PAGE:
Gold is weaker again. After dropping as much as $21 at yesterday's nadir, Gold is again under pressure. As of this writing Dec. is trading down $8.20 at $1327.50, while spot is in the $1323 area.
We suspect (hope?) that the market will now begin to trade sideways as downside volatility takes a breather post this morning's US open after dropping $21 from our first level of concern at $1348. Projections of a possible $15- $30 fall were made then and upon re-assessment that still holds. Some sideways movement may intervene before resumption of a descent.
The problem now is that much of what used to be support and is now resistance was based on rising trend lines. Those lines come in higher now and imply a much stronger bounce will be needed than say.. $1331 to get a resumption of upside momentum. Here's a summary of our momentum indicators this morning
Hourly Spot shows some exhaustion of the swoon....
But, like the next hurricane, the 15 minute spot is saying a new cycle of momentum lower is beginning....
click HERE for live updates
Conclusion: If the 15 minute momentum indicator touches $1326 spot, then expect the hourly "pause" indicator on the hourly to take control. If not, then the disease will spread and another washout, perhaps to $1303 would occur.
Otherwise, the volatility tools we use have done their job, and it is now up to event driven rallies to rescue Gold or bear flags which will not doubt begin to form if we move sideways for a few days.
This is all because the market got ahead of itself and hot money pushed in, then out of the doors all at once. That triggered algos to sell, bullion dealers to sell and longs from lower to throw in the towel on their trades to book profits.
Good luck and congratulations hot money, you F**ked up an orderly rally again . Better trading for us and our methods for sure, but worse for Gold's case as a viable instrument of protection in the longer run. Go buy yourself an iphone X which will just enable the US government to more easily biometrically encode its populace.. but we digress.
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On the Radar Today:
U.K. inflation accelerates, new sanctions on North Korea, and it's Apple's big day.
U.K. inflation, Brexit vote
Inflation accelerated to 2.9 percent in August, more than economists had expected, with clothing prices posting their biggest surge in almost three decades. Core inflation also rose, adding to the policy headache facing the Bank the England ahead of Thursday’s monetary policy meeting. The U.K. parliament voted 326 to 290 to let the prime minister’s Brexit law advance, meaning the government’s strategy for leaving the European Union remains on track.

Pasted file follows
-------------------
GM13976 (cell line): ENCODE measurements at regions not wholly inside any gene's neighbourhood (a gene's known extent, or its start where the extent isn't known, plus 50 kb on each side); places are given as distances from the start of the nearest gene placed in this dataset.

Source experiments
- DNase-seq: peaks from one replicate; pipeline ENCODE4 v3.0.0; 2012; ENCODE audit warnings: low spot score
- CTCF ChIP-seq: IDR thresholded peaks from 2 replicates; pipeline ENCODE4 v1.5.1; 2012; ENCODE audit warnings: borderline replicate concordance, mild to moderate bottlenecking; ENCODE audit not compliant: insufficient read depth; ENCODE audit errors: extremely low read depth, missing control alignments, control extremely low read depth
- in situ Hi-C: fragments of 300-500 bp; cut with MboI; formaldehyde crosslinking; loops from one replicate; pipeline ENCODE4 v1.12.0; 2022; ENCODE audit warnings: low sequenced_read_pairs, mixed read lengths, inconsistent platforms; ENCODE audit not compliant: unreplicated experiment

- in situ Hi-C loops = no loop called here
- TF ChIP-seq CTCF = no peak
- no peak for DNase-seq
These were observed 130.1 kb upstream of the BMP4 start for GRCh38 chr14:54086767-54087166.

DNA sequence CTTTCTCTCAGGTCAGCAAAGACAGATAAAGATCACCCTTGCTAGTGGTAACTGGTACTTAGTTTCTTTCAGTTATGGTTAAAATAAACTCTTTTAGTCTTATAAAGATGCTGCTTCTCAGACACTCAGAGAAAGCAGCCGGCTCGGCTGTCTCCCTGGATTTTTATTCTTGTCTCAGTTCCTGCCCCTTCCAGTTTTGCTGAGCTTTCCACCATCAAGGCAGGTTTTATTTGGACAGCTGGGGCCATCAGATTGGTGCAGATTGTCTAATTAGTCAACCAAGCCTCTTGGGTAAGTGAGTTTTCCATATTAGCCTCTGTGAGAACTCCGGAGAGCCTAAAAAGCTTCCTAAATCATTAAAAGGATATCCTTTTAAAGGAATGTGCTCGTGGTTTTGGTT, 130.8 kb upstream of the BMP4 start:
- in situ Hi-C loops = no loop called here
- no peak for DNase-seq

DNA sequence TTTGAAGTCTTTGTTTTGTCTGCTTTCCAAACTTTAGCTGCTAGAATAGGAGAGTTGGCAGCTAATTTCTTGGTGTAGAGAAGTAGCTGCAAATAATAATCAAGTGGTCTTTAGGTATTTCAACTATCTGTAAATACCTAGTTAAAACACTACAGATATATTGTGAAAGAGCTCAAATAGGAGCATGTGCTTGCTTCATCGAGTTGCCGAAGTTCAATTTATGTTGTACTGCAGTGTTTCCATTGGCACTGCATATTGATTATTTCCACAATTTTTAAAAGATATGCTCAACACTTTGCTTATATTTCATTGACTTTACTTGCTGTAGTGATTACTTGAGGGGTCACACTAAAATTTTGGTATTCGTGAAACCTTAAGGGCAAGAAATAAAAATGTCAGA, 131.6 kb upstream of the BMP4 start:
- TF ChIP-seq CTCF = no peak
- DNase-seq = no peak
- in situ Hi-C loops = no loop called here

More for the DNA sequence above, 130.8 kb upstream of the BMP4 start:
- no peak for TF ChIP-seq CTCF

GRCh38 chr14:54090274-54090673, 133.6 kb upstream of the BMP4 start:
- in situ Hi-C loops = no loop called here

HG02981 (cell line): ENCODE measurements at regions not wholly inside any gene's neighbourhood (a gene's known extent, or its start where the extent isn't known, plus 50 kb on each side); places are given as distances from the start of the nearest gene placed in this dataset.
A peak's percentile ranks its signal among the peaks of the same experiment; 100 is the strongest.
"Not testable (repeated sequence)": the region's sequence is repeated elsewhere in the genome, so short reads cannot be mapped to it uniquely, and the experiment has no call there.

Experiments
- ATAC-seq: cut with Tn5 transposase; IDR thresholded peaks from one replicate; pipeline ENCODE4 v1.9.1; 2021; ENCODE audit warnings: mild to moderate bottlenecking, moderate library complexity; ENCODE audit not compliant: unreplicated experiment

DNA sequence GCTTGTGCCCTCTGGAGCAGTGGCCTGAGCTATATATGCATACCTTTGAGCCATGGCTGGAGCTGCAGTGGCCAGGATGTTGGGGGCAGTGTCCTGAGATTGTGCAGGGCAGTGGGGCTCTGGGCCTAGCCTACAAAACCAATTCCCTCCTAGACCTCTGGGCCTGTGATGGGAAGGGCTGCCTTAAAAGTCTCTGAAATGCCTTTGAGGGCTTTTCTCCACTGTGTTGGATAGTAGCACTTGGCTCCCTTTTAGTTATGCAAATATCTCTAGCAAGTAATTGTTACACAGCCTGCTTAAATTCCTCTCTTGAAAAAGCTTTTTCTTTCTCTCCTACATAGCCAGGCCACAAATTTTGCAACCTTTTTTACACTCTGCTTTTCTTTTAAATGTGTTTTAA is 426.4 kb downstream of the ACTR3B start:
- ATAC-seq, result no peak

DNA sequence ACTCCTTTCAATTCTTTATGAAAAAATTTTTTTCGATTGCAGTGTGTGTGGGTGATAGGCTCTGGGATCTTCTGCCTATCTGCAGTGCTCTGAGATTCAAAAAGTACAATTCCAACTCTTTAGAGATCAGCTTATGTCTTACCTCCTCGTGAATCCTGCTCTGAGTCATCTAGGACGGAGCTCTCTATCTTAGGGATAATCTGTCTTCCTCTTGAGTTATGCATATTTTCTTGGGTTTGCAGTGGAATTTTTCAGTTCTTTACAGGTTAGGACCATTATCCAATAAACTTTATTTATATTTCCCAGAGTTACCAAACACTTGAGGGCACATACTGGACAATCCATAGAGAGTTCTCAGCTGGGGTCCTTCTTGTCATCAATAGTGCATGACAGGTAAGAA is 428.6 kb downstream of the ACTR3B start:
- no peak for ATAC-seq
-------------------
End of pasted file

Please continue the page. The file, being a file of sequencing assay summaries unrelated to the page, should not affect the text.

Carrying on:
The United Nations Security Council approved new sanctions on North Korea after the U.S. dropped demands to impose an oil embargo on the country in order to win support from China and Russia. The measures include reducing gasoline and diesel imports to the country by 56 percent and capping oil supply at current levels, while banning textile exports. The Pyongyang regime, which South Korea says remains ready to test anther nuclear device, has yet to respond to the measure.
Apple Inc. is holding a product event this evening at which it’s expected to launch three new iPhones, including the premium, $1,000-plus iPhone X. While the iconic product changed the phone market when it was first released some 10 years ago, it has lost its lead on technology to competitors.
Yesterday’s record-high close in U.S. stocks helped lift equities across the globe. Overnight, the MSCI Asia Pacific Index gained 0.3 percent, while Japan’s Topix index added 0.9 percent as the yen weakened further against the dollar. In Europe, the Stoxx 600 Index was 0.5 percent higher at 5:45 a.m Eastern Time, while S&P 500 futures climbed 0.1 percent. 10-year Treasury yields were at 2.151 percent and gold was lower.
OPEC’s estimate of its oil production is expected to show a decline in August from the previous month after Saudi Arabia pared output, according to a person familiar with the matter. West Texas Intermediate for October delivery was at $47.84 a barrel as of 5:45 a.m. as refiners in the U.S. continue to come back online after the damage suffered from Hurricane Harvey.
Read more by Soren K.Group